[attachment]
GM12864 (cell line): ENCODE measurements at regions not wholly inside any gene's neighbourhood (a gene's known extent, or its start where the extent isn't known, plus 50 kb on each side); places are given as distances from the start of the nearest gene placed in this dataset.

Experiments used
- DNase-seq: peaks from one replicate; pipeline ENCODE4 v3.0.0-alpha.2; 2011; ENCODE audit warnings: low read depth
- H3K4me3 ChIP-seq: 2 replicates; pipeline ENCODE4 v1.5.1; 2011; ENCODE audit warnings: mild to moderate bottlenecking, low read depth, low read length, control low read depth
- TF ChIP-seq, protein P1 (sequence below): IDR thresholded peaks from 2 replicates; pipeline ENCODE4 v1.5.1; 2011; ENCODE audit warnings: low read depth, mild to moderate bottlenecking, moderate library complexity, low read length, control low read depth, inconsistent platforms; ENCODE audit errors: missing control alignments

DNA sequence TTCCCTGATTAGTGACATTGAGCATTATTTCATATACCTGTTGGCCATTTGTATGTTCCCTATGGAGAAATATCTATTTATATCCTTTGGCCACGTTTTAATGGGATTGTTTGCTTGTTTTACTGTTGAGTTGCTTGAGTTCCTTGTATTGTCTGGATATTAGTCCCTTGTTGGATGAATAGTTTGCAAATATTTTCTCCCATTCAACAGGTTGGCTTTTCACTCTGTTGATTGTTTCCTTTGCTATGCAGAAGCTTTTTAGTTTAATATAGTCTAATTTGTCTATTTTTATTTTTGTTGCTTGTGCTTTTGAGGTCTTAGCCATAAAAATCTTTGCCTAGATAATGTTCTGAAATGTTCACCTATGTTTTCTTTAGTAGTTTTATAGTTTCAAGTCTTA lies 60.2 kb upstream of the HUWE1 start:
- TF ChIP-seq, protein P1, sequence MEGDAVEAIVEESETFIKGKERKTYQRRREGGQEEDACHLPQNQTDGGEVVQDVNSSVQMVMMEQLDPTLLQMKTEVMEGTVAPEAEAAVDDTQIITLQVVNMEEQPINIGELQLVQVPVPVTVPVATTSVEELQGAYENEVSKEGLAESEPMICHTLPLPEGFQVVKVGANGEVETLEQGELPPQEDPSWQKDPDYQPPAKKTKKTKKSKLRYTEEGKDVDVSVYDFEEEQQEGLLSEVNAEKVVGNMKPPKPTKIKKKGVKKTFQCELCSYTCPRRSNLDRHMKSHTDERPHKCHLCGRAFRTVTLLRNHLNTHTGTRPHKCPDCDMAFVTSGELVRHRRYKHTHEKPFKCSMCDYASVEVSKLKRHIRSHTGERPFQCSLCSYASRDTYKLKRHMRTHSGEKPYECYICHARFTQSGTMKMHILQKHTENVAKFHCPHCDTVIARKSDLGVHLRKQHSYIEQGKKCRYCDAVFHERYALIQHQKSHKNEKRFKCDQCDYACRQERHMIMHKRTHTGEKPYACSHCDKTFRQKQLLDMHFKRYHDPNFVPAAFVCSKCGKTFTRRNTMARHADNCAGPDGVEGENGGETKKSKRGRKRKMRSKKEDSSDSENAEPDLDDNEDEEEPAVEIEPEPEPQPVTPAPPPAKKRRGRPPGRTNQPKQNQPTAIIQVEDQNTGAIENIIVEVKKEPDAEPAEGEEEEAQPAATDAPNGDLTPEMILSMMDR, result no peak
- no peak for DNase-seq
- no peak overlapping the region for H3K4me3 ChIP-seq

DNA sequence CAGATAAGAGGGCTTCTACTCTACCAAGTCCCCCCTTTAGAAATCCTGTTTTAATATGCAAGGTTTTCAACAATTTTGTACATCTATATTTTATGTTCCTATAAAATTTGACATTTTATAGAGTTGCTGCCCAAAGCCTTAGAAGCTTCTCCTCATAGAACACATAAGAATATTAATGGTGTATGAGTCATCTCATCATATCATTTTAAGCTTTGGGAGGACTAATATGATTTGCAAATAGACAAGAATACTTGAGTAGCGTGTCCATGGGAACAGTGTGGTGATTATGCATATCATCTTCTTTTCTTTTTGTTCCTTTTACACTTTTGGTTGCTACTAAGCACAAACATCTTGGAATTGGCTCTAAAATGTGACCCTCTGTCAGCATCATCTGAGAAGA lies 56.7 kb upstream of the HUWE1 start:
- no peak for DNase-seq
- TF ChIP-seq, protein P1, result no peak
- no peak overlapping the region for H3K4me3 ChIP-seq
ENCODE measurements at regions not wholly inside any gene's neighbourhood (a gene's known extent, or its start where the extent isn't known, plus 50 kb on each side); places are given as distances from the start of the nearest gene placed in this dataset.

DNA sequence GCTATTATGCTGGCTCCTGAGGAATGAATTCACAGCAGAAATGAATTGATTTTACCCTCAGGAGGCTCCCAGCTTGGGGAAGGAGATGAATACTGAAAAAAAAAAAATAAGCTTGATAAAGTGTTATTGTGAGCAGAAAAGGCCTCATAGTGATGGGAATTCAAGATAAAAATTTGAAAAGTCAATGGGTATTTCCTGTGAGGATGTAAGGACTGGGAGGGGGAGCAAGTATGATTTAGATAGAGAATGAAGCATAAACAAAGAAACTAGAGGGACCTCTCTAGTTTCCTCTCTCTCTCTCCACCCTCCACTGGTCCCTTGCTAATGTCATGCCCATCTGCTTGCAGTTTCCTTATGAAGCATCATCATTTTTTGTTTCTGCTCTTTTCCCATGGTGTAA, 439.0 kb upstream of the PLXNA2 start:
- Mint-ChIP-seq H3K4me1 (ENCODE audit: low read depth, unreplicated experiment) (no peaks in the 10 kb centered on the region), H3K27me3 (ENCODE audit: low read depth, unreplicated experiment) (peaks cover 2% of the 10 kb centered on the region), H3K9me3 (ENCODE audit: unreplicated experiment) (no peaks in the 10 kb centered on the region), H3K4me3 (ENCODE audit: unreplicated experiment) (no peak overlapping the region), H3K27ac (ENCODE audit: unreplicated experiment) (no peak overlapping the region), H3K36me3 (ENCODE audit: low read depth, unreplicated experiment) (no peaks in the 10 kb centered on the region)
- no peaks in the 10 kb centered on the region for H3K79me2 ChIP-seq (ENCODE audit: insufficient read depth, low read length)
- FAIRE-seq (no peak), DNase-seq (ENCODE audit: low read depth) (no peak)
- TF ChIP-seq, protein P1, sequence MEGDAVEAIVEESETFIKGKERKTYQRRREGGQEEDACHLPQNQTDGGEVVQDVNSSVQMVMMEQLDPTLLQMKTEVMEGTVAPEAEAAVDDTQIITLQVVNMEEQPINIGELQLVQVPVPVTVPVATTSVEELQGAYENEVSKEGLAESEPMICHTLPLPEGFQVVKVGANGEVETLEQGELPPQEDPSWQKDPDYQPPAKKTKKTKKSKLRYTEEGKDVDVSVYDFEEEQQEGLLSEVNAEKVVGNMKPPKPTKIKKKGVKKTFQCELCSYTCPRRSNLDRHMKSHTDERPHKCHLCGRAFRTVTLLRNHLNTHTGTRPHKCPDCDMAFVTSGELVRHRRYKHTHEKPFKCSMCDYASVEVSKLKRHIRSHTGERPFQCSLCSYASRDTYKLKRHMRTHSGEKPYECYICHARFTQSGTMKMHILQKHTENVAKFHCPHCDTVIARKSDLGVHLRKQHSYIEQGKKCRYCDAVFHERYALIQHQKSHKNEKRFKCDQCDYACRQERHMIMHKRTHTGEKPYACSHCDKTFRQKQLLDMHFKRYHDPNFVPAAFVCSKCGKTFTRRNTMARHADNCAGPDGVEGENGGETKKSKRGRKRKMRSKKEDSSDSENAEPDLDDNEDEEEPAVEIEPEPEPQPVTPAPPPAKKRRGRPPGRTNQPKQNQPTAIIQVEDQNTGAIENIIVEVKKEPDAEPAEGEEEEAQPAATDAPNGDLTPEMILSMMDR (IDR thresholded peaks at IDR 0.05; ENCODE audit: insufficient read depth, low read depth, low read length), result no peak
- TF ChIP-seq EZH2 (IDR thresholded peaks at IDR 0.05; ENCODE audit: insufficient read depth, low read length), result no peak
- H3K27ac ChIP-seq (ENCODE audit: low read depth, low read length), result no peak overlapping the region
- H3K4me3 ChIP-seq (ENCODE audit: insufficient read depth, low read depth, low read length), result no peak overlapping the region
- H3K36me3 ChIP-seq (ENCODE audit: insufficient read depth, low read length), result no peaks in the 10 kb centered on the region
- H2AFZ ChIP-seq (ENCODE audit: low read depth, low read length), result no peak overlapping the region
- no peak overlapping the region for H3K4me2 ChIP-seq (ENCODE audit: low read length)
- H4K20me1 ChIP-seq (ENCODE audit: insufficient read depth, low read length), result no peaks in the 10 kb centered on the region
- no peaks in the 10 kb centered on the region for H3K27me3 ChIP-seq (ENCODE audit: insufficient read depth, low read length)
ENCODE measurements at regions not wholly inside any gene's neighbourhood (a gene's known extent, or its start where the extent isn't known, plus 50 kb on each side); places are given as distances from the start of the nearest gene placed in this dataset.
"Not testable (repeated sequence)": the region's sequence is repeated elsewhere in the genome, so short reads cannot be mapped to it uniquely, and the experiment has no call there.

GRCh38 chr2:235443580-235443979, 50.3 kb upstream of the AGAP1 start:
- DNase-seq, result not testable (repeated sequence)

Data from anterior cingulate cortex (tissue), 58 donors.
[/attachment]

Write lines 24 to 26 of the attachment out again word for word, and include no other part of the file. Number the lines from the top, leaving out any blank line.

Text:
- H2AFZ ChIP-seq (ENCODE audit: low read depth, low read length), result no peak overlapping the region
- no peak overlapping the region for H3K4me2 ChIP-seq (ENCODE audit: low read length)
- H4K20me1 ChIP-seq (ENCODE audit: insufficient read depth, low read length), result no peaks in the 10 kb centered on the region